A wolverine family at Mount Rainier National Park. Photo courtesy Cascades Carnivore Project and the National Park Service

A wolverine family at Mount Rainier National Park. Photo courtesy Cascades Carnivore Project and the National Park Service

Wolverines spotted at Mount Rainier

The animal has been missing from the area for more than a century.

  • Friday, August 28, 2020 10:30am
  • News

Scientists have discovered the first reproductive female wolverine and her two offspring (called kits) in Mount Rainier National Park in more than 100 years. Photos of the wolverine family can be found on Mount Rainier’s Flickr album.

“It’s really, really exciting,” said Mount Rainier National Park Superintendent Chip Jenkins. “It tells us something about the condition of the park – that when we have such large-ranging carnivores present on the landscape that we’re doing a good job of managing our wilderness.”

Wolverines are extremely rare in the United States. In North America, population estimates range from 6.2 wolverines per 600 square miles in high-quality habitat to 0.3 per 600 square miles in low-quality habitat. There are estimated to be only 300 to 1,000 individual wolverines in the lower 48 states.

The Rainier discovery was credited, in part, to the expertise of scientists and volunteers led by Dr. Jocelyn Akins of the Cascades Carnivore Project.

“Many species that live at high elevation in the Pacific Northwest, such as the wolverine, are of particular conservation concern due to their unique evolutionary histories and their sensitivity to climate change,” Akins said. “They serve as indicators of future changes that will eventually affect more tolerant species and, as such, make good models for conservation in a changing world.”

With confirmed sightings in the adjacent area and suitable wilderness habitat in Mount Rainier National Park, scientists believed wolverines may start returning the park. In 2018, scientists installed camera stations designed to photograph and identify individual wolverines based on their distinct chest blazes. This pattern of fur on a wolverine’s chest is unique enough to identify them individually. The stations are also designed to show if a female is lactating. The individual recently detected was thus identified as a nursing female.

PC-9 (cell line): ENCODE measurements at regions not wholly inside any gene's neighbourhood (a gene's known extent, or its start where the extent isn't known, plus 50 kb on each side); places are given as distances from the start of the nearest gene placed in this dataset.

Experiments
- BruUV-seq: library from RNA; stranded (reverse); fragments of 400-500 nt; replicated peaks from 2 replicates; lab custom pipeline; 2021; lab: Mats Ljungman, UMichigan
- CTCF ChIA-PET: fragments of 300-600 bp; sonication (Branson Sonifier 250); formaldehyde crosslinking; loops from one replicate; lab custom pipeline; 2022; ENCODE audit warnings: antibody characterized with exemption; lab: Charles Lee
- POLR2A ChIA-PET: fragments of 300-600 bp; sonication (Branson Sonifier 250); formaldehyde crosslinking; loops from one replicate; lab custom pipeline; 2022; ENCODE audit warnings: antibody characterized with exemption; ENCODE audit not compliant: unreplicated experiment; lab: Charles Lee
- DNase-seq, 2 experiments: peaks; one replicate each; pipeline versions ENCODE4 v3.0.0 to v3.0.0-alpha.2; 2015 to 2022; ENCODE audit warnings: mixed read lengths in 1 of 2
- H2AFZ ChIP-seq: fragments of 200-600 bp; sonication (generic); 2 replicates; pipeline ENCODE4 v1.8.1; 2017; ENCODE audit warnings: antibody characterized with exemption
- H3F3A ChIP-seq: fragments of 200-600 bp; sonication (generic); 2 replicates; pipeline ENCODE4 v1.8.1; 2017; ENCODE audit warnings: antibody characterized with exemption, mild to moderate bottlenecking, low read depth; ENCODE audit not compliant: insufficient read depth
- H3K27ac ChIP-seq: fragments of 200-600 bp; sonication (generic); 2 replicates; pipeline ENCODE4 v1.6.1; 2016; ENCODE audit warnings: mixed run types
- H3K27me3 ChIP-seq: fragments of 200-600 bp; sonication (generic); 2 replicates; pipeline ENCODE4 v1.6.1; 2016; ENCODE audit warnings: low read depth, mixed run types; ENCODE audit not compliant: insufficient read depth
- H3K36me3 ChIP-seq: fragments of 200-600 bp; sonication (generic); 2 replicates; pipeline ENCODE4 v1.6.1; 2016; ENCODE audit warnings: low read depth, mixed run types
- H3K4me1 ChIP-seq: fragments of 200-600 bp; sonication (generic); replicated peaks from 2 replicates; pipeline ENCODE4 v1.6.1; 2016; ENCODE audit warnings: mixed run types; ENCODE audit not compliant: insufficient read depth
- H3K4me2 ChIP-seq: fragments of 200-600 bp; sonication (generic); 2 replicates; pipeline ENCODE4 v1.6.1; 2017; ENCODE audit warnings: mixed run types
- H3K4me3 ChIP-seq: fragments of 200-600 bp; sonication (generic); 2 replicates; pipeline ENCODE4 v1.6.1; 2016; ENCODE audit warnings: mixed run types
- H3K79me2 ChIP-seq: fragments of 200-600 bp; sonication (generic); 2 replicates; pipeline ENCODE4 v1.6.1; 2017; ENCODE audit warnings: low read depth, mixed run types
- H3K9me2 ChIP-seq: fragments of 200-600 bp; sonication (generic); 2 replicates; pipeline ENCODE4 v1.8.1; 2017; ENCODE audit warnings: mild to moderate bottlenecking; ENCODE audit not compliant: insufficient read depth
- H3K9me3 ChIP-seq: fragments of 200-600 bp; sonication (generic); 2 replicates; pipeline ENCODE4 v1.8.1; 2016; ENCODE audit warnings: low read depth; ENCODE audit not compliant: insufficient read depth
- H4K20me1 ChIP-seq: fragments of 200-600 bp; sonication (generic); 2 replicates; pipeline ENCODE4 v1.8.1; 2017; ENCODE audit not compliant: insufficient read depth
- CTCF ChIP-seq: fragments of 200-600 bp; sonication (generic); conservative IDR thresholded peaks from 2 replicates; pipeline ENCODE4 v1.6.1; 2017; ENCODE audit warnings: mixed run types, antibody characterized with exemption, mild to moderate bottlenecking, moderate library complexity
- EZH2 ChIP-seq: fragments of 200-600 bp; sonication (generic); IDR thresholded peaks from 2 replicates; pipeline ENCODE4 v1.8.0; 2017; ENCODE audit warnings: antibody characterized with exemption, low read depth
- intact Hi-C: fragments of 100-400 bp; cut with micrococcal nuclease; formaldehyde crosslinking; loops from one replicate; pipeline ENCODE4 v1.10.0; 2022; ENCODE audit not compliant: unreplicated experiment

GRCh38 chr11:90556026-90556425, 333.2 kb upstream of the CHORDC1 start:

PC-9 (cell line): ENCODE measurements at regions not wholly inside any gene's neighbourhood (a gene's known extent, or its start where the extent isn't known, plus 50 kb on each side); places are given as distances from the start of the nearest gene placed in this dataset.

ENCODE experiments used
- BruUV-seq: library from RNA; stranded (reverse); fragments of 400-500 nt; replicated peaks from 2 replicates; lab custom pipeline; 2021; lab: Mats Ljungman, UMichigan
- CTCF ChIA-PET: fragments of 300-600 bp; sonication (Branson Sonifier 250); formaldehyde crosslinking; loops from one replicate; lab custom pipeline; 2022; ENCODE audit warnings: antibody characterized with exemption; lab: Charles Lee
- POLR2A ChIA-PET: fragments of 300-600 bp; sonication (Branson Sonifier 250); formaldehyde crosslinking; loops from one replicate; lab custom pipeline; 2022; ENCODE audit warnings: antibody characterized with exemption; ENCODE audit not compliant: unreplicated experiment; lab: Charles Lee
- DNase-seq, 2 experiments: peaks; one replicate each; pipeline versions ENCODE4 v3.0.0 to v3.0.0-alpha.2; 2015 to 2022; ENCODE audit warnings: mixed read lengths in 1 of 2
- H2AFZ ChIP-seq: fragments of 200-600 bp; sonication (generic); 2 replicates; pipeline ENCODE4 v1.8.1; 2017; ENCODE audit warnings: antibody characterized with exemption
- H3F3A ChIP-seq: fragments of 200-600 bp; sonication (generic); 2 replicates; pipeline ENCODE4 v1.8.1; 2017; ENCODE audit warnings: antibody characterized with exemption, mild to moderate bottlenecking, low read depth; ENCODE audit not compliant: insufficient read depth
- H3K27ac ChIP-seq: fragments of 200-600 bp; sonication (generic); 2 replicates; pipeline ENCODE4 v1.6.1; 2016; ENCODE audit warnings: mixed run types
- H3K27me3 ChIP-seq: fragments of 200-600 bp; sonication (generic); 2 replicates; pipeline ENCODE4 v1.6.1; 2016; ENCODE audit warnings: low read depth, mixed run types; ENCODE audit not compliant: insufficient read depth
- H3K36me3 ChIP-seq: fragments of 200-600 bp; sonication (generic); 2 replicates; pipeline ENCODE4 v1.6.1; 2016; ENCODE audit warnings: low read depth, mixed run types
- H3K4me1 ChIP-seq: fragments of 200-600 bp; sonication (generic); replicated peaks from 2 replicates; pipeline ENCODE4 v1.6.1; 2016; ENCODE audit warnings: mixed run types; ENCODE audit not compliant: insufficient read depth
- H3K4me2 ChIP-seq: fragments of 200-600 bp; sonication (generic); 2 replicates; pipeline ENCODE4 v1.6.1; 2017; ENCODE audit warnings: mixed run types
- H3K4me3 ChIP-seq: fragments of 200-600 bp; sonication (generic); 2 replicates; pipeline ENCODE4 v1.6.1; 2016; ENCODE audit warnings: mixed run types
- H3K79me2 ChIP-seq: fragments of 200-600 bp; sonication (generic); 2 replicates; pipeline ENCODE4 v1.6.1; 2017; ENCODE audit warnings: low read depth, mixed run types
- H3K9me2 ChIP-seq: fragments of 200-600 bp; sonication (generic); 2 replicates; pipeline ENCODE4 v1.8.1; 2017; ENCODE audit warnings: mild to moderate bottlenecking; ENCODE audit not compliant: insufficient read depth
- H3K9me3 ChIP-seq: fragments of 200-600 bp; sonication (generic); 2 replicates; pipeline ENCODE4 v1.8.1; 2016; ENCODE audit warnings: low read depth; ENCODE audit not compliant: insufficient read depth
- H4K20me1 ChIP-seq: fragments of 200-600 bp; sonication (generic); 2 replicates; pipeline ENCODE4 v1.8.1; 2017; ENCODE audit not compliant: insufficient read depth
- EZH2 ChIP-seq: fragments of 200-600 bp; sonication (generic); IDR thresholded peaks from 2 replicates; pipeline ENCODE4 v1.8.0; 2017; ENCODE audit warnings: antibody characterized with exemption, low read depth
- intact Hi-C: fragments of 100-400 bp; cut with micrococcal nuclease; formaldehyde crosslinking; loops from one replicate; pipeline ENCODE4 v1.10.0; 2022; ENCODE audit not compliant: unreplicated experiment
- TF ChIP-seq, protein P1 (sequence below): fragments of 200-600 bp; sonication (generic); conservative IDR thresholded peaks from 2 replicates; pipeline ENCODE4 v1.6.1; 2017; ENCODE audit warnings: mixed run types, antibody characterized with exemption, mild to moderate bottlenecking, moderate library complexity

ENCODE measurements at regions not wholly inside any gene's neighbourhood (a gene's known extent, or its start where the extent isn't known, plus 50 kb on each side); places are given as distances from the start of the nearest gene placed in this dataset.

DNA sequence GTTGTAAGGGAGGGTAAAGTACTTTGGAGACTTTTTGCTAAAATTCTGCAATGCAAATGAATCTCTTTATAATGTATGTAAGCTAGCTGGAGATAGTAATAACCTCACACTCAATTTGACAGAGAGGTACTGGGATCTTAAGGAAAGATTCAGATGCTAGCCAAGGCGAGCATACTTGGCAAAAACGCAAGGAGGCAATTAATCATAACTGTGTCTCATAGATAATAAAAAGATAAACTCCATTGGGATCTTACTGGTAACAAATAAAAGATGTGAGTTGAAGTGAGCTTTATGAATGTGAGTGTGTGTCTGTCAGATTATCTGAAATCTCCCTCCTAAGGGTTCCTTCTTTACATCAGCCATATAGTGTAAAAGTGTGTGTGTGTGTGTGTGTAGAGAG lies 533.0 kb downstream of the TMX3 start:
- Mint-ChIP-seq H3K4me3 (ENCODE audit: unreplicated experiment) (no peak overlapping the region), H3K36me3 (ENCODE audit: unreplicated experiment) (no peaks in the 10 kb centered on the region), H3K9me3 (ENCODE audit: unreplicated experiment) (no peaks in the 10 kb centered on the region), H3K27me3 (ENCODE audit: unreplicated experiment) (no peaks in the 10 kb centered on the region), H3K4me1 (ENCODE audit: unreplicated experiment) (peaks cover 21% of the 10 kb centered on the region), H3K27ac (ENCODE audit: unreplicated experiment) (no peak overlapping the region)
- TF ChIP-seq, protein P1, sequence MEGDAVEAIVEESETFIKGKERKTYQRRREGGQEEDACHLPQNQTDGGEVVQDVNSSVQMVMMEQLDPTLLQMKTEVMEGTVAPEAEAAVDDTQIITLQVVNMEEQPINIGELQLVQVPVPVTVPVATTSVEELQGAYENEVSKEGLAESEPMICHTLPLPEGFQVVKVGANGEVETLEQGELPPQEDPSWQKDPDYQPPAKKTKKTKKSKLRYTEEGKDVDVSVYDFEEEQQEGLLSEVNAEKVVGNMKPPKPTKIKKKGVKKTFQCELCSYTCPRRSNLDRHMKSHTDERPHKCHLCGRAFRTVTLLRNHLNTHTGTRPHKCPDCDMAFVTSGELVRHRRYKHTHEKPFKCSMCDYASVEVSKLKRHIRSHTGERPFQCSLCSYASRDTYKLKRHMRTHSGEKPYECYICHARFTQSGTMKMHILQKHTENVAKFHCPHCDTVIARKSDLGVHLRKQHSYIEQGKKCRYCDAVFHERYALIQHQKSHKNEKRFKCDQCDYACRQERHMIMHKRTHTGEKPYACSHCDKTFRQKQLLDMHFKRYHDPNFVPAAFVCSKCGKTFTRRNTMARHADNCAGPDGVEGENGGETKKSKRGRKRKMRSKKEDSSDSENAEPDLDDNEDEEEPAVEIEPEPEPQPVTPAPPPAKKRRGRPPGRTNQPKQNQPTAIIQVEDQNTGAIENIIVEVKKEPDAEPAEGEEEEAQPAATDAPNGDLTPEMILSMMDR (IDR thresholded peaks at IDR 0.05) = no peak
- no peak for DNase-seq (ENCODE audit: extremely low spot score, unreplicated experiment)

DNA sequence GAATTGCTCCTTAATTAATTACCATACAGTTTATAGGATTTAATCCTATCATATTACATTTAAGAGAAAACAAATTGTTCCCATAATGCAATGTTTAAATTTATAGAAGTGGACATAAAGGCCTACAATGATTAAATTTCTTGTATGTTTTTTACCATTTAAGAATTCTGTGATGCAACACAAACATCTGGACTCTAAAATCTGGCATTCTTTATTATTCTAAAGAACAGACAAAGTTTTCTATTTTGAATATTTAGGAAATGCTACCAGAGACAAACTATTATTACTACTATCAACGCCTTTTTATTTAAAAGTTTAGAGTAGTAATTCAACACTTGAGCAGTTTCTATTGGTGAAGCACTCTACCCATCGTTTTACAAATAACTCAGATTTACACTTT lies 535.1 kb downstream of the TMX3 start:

Locations of the den and camera stations are not made public in order to protect wolverines from potential harm or accidental disturbance, but there are still ways for visitors to help monitor wolverine recovery.

“Backcountry enthusiasts, skiers, snowshoers and snowmobilers can help us monitor wolverines and contribute to studying their natural return to the Cascade ecosystem,” said Dr. Tara Chestnut, a park ecologist. “Wolverines are solitary animals and despite their reputation for aggressiveness in popular media, they pose no risk to park visitors. If you are lucky enough to see one in the wild, it will likely flee as soon as it notices you.”

It is important for park visitors to learn how to recreate in the backcountry while minimizing disturbance to wolverines. Even low-impact recreation like backcountry skiing can disturb denning wolverines if visitors don’t have the tools to recognize wildlife signs. With support from Washington’s National Park Fund, the park developed a new carnivore tracking guide that visitors can download before recreating in their public lands. The guide will help backcountry recreationists develop an awareness of wolverines and be able to recognize their tracks.

Park visitors can report any wildlife observations or photos of wolverine tracks to the Mount Rainier online wildlife observations database. Backcountry enthusiasts can also submit wolverine observations directly to Cascades Wolverine Project. “Reporting wildlife observations is very helpful to national park and other public land managers,” Chestnut said, “and if someone is lucky enough to get a photo of a wolverine or their tracks, we really want to know about it.”

Park visitors, backcountry enthusiasts and wildlife lovers can learn more about how they can participate in community-based science projects to monitor carnivores, including wolverines, with Cascades Carnivore Project and their partners at Cascades Wolverine Project. Cascades Carnivore Project has opportunities for volunteers and community scientists to participate – both in the field and from home — in a variety of carnivore monitoring activities throughout the Cascade Range. Cascades Wolverine Project is an organization sponsored by Conservation Northwest to document wolverines and support wolverine recovery in the Washington Cascades.

For more information on Mount Rainier National Park, visit the park’s webpage, Twitter (@MountRainierNPS) feed, or Facebook site.


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